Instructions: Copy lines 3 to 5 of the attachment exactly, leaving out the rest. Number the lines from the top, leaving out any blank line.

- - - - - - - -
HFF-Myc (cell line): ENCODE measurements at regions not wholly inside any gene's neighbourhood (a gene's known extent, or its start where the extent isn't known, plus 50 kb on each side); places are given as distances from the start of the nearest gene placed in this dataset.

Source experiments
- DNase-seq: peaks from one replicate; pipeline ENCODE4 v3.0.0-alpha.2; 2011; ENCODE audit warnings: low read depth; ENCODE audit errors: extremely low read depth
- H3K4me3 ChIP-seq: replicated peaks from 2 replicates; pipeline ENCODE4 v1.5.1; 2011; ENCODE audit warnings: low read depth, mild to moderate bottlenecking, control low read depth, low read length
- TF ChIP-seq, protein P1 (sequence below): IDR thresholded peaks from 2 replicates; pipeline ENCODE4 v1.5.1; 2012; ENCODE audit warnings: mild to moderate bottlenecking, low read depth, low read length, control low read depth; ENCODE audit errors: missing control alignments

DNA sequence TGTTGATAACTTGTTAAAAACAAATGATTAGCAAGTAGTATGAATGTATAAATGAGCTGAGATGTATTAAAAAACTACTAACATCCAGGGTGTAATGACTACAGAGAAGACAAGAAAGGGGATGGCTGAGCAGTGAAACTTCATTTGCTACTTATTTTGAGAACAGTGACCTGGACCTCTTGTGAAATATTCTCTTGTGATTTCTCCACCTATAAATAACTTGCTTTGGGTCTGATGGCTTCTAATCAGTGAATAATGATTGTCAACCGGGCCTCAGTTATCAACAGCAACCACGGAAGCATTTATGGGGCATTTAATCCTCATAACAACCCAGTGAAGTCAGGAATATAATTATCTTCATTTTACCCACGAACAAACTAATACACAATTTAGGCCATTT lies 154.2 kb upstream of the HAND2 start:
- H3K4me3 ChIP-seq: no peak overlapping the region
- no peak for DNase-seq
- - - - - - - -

- DNase-seq: peaks from one replicate; pipeline ENCODE4 v3.0.0-alpha.2; 2011; ENCODE audit warnings: low read depth; ENCODE audit errors: extremely low read depth
- H3K4me3 ChIP-seq: replicated peaks from 2 replicates; pipeline ENCODE4 v1.5.1; 2011; ENCODE audit warnings: low read depth, mild to moderate bottlenecking, control low read depth, low read length
- TF ChIP-seq, protein P1 (sequence below): IDR thresholded peaks from 2 replicates; pipeline ENCODE4 v1.5.1; 2012; ENCODE audit warnings: mild to moderate bottlenecking, low read depth, low read length, control low read depth; ENCODE audit errors: missing control alignments